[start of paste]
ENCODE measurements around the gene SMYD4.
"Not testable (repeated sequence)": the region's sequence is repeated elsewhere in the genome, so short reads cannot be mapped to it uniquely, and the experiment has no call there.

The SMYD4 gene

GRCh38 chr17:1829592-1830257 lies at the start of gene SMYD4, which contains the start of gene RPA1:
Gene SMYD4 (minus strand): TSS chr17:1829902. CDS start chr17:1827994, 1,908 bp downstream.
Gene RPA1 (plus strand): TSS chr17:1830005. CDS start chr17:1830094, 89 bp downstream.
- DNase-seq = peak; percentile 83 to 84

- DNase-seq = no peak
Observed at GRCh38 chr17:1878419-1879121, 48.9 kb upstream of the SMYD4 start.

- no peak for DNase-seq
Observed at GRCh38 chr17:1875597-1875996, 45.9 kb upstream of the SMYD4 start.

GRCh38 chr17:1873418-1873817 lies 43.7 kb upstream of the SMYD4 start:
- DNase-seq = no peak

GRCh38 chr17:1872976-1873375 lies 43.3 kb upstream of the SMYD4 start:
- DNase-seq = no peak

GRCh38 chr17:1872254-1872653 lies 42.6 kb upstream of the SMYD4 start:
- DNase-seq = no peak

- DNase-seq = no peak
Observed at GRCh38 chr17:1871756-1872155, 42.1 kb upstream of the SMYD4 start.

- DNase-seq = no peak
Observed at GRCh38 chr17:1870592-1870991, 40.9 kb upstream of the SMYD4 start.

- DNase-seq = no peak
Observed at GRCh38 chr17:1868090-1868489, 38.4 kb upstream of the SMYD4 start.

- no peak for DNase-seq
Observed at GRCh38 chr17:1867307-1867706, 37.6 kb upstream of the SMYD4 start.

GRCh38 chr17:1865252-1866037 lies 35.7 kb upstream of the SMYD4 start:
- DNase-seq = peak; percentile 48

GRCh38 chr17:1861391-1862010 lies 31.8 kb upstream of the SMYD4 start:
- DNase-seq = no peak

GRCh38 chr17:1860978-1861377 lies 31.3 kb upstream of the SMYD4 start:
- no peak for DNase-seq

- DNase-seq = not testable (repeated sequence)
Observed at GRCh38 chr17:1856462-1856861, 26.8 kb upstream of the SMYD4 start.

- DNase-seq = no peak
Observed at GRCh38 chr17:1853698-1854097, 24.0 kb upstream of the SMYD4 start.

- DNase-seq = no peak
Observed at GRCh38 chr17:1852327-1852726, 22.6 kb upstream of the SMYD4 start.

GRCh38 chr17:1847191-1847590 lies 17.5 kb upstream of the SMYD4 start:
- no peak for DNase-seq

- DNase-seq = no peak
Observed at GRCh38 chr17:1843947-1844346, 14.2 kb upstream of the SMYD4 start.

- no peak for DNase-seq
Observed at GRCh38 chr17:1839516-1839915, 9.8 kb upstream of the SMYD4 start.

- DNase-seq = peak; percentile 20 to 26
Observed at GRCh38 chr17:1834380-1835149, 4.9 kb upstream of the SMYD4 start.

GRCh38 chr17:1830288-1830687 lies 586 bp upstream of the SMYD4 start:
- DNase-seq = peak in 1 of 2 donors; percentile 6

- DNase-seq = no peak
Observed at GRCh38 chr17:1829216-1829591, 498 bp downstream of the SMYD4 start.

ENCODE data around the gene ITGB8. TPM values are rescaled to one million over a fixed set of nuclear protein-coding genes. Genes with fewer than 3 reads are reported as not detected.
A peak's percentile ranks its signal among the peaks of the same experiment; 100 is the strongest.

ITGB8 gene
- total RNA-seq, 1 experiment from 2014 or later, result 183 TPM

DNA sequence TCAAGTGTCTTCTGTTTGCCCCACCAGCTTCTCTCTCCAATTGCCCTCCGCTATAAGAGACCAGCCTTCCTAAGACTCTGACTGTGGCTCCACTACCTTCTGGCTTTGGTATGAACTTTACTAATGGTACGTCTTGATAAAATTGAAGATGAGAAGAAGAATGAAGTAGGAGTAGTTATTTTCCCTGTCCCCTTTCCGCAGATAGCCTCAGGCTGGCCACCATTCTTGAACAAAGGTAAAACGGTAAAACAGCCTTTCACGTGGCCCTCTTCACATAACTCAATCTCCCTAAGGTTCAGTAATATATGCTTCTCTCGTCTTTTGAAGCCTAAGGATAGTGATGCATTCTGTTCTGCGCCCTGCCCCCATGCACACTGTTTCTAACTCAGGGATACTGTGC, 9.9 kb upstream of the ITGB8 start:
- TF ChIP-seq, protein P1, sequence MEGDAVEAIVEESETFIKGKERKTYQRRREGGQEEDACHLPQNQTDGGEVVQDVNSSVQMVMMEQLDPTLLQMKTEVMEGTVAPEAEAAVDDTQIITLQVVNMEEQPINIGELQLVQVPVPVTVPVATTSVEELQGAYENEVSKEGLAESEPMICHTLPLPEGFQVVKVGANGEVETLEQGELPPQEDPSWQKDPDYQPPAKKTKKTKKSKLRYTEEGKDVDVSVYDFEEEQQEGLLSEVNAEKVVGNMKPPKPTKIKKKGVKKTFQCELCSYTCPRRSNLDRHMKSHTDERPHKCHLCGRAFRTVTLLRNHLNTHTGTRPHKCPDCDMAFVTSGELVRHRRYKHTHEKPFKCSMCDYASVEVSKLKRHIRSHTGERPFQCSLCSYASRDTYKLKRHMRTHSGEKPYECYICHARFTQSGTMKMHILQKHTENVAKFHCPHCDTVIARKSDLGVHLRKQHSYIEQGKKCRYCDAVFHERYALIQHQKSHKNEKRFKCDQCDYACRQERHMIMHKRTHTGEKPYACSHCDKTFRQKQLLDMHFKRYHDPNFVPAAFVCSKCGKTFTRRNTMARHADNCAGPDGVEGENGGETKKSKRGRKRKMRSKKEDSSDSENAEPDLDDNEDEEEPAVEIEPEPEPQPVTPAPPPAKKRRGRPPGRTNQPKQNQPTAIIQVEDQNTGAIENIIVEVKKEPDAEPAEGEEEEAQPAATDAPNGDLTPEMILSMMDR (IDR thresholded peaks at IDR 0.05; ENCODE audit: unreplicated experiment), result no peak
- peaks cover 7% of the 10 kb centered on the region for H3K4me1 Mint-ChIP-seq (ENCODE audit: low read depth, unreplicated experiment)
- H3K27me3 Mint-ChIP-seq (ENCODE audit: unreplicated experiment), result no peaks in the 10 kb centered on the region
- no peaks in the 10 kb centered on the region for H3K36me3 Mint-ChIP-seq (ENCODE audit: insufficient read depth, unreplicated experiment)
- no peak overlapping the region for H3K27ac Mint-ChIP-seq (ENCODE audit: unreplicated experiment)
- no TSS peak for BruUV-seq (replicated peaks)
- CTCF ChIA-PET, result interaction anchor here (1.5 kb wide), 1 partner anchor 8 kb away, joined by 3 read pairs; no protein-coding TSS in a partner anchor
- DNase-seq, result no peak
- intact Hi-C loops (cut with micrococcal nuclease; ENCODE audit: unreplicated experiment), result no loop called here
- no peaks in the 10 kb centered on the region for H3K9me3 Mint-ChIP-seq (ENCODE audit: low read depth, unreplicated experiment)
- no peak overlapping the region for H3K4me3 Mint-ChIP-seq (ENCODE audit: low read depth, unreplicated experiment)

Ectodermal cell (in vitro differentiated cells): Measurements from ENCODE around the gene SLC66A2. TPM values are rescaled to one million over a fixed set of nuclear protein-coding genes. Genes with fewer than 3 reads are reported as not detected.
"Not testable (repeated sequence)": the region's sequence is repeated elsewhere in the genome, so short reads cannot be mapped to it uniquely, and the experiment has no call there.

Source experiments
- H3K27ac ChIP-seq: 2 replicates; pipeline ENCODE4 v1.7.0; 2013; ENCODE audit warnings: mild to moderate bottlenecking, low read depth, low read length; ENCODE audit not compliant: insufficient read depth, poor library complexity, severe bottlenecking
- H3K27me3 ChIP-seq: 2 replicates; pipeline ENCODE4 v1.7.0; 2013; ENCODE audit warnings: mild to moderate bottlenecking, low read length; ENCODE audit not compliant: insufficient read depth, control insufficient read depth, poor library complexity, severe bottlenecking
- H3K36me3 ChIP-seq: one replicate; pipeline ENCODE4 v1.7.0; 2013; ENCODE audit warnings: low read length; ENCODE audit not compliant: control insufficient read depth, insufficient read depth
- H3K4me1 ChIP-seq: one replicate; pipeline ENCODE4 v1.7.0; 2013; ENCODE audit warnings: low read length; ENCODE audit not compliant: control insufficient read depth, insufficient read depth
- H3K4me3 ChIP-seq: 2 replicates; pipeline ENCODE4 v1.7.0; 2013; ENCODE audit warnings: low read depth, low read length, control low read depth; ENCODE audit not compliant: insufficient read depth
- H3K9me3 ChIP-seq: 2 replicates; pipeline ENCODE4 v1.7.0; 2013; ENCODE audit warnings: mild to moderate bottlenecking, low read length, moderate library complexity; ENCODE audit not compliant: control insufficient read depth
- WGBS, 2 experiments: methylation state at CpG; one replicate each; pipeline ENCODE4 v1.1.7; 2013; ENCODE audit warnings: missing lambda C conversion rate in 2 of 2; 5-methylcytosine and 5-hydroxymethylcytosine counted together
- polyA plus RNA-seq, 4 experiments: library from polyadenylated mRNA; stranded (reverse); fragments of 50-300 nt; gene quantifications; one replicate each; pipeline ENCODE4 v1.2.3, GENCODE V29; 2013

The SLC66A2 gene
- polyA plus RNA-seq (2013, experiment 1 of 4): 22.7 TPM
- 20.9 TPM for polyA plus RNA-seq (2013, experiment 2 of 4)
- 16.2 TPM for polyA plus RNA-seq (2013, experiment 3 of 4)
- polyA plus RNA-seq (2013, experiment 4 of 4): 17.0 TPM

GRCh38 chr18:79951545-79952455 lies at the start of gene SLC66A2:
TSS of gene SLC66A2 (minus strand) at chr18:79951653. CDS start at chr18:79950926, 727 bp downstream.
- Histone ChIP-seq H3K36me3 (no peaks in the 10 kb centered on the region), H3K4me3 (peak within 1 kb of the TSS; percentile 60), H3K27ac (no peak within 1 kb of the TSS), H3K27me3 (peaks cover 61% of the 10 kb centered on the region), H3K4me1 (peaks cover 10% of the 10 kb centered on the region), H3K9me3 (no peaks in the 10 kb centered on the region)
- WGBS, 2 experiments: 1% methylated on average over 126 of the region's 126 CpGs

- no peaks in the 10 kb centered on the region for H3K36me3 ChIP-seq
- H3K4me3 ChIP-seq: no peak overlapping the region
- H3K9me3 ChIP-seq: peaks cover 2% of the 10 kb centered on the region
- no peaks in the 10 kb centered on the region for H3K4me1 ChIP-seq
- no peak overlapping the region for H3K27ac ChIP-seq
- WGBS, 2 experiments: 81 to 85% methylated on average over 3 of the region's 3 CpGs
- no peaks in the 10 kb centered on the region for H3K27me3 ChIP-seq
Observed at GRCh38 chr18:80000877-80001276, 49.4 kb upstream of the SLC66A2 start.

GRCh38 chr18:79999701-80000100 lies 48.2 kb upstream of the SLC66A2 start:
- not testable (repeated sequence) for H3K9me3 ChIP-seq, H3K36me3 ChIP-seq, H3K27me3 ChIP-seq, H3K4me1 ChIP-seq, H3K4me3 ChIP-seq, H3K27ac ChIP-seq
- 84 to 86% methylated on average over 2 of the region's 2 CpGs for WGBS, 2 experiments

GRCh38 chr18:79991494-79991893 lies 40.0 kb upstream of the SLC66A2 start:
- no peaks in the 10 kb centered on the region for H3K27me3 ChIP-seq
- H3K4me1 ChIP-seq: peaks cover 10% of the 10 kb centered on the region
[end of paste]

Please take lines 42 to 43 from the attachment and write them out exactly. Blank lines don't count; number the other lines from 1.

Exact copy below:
- no peak for DNase-seq
Observed at GRCh38 chr17:1839516-1839915, 9.8 kb upstream of the SMYD4 start.